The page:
Starting off in the best way possible, let’s pay homage to the superhuman lifeguards at Bondi Beach (and at every swimming hole). To sum it up perfectly – “I have never seen and I never expect to see again, such magnificent work as was done by those lifesavers.”
Anyone that has grown up around the beach knows that it’s not always fun and games when it comes to the ocean. Around Bondi, it can be as flat as a tack one day with barely a ripple, then a heaving wrath of water the next with whitewashing monsters beating down on parts of the Coastal Walk and destroying anything in their path (including a few sculptures if we get a swell during Sculptures by the Sea).
Yep, it can be a sketchy place if you’re not careful. From getting toasted on the sand to getting into a sticky situation with a rip that’s dragging you out to sea, there are plenty of ways to get hurt at the beach … never mind your fear of sharks, the raw power of the ocean can be life threatening all by itself. We’re not trying to freak you out but just trying to keep people aware and prepared. Often the most beautiful of things are the most dangerous.
Thanks to one group of people that look out for us, any toddler, codger or clueless tourist can enjoy the magic of the beach without much of a worry at all. And the lifeguards that spend their weekend keeping a watchful eye over the thousands that descend on the sand have been doing so in Bondi for over a century.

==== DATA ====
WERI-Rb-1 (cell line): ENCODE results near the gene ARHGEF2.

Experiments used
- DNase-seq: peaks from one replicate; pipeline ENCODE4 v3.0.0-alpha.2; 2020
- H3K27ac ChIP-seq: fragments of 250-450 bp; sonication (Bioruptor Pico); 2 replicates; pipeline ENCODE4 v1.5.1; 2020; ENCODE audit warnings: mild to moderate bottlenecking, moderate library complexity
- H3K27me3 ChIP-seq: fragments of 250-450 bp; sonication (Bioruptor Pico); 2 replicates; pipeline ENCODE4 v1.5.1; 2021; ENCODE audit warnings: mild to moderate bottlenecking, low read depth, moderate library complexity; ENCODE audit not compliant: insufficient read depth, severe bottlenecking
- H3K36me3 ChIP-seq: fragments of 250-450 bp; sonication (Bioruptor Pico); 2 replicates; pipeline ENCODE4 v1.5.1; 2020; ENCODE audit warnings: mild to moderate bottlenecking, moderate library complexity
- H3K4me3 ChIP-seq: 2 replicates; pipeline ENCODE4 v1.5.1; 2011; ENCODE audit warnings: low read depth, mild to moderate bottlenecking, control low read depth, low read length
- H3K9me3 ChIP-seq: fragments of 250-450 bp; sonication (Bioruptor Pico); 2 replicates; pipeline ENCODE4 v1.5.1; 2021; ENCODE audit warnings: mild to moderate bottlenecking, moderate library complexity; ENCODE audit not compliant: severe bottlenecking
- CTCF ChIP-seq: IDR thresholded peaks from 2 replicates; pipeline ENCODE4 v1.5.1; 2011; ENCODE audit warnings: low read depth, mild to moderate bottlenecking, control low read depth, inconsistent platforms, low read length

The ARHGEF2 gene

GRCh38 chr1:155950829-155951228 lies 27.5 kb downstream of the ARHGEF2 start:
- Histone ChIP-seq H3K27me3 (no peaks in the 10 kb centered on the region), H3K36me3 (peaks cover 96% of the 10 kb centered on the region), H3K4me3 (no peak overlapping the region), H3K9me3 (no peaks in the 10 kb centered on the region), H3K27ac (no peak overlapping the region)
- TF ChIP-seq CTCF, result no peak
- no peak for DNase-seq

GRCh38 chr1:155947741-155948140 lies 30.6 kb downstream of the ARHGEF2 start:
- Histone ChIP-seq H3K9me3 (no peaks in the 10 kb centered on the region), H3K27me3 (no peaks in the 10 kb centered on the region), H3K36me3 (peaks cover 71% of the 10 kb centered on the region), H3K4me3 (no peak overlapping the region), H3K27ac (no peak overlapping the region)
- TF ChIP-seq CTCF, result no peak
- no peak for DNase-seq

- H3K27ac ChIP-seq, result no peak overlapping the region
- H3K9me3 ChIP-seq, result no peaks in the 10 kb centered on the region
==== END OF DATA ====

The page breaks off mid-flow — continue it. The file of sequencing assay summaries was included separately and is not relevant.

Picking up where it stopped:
The Bondi Surf Bather’s Life Saving Club was established just six years after Australia became a nation and has been an integral part of Bondi’s evolution into one of the most famous beaches in the world.
This weekend, Australia’s oldest surf club pays tribute to its lifeguards as it remembers one of the most harrowing events in Bondi’s history.
On Sunday 6th February 1938, Bondi witnessed the largest mass rescue in the country’s history. It was a scorching hot Sunday with the mercury notching into the 40s and, much like you’d expect to see it today, the beach was packed.
The surfers were getting amongst the big sets that were rolling through and, despite the dangerous conditions, the red and yellow flags were up. Whilst the sandbanks were offering a few tasty tubes for the board riders, the tide had revealed an unusually large bank that lured the beach goers into waist-deep water an uncomfortable distance from shore.
With three freak waves in quick succession, around 300 swimmers were knocked off their feet and swept into a deep channel heading out to sea. Whilst the swimmers were at the mercy of Mother Nature, Bondi’s heroic lifesavers leaped into action. Manning the wheels, grabbing rubber surf floats, surf boards and skis or using just their strength and skill, the lifeguards swam into the turmoil to help.
In the end around 250 bathers required assistance; 150 were rescued unharmed; 60 needed first aid; 35 were pulled from the water unconscious and resuscitated on the beach and 5 people lost their lives.
To mark the 80th Anniversary of the event, Bondi Surf Club is holding a re-enactment of the Black Sunday rescue at 4pm on the beach. It will involve the rescue and resuscitation techniques of the day and some of today’s innovations with running commentary of the event. You can check it out from the Promenade or get amongst the action right on the beach. Surf and swimming safety knowledge is so important, especially in Australia where we are surrounded by unpredictable but beautiful water.
words by james phillips
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